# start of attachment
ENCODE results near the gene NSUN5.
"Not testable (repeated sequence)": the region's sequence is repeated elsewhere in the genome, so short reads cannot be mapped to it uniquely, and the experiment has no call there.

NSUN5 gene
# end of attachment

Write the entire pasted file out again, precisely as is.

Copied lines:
ENCODE results near the gene NSUN5.
"Not testable (repeated sequence)": the region's sequence is repeated elsewhere in the genome, so short reads cannot be mapped to it uniquely, and the experiment has no call there.

NSUN5 gene